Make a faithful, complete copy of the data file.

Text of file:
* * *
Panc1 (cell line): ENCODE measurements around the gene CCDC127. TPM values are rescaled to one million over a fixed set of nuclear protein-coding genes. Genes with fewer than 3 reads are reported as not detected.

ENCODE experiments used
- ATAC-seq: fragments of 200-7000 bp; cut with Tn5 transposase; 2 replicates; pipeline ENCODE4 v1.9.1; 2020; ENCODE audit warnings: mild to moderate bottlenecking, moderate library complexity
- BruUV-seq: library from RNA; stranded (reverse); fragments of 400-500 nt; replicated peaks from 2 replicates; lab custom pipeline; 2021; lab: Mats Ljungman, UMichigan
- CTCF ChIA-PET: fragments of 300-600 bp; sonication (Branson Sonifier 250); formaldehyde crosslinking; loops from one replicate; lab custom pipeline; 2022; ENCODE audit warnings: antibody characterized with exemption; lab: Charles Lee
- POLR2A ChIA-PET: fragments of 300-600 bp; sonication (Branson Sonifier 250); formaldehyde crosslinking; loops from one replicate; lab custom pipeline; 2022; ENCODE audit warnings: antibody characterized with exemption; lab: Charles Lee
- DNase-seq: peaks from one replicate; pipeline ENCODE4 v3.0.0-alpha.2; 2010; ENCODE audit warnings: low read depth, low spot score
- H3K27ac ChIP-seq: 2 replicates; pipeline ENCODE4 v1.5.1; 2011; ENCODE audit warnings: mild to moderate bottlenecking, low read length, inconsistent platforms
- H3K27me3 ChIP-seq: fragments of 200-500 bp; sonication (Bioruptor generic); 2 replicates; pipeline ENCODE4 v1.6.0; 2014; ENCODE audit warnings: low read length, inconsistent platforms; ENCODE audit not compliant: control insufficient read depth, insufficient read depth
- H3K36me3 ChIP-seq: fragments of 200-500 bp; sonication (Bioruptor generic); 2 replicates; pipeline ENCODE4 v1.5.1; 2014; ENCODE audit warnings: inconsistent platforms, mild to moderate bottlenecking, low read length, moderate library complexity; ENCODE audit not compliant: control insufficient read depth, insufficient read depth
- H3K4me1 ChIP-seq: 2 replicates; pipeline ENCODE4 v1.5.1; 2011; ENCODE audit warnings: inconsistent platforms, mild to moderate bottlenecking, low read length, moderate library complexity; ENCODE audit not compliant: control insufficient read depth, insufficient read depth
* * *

Panc1 (cell line): ENCODE measurements around the gene CCDC127. TPM values are rescaled to one million over a fixed set of nuclear protein-coding genes. Genes with fewer than 3 reads are reported as not detected.

ENCODE experiments used
- ATAC-seq: fragments of 200-7000 bp; cut with Tn5 transposase; 2 replicates; pipeline ENCODE4 v1.9.1; 2020; ENCODE audit warnings: mild to moderate bottlenecking, moderate library complexity
- BruUV-seq: library from RNA; stranded (reverse); fragments of 400-500 nt; replicated peaks from 2 replicates; lab custom pipeline; 2021; lab: Mats Ljungman, UMichigan
- CTCF ChIA-PET: fragments of 300-600 bp; sonication (Branson Sonifier 250); formaldehyde crosslinking; loops from one replicate; lab custom pipeline; 2022; ENCODE audit warnings: antibody characterized with exemption; lab: Charles Lee
- POLR2A ChIA-PET: fragments of 300-600 bp; sonication (Branson Sonifier 250); formaldehyde crosslinking; loops from one replicate; lab custom pipeline; 2022; ENCODE audit warnings: antibody characterized with exemption; lab: Charles Lee
- DNase-seq: peaks from one replicate; pipeline ENCODE4 v3.0.0-alpha.2; 2010; ENCODE audit warnings: low read depth, low spot score
- H3K27ac ChIP-seq: 2 replicates; pipeline ENCODE4 v1.5.1; 2011; ENCODE audit warnings: mild to moderate bottlenecking, low read length, inconsistent platforms
- H3K27me3 ChIP-seq: fragments of 200-500 bp; sonication (Bioruptor generic); 2 replicates; pipeline ENCODE4 v1.6.0; 2014; ENCODE audit warnings: low read length, inconsistent platforms; ENCODE audit not compliant: control insufficient read depth, insufficient read depth
- H3K36me3 ChIP-seq: fragments of 200-500 bp; sonication (Bioruptor generic); 2 replicates; pipeline ENCODE4 v1.5.1; 2014; ENCODE audit warnings: inconsistent platforms, mild to moderate bottlenecking, low read length, moderate library complexity; ENCODE audit not compliant: control insufficient read depth, insufficient read depth
- H3K4me1 ChIP-seq: 2 replicates; pipeline ENCODE4 v1.5.1; 2011; ENCODE audit warnings: inconsistent platforms, mild to moderate bottlenecking, low read length, moderate library complexity; ENCODE audit not compliant: control insufficient read depth, insufficient read depth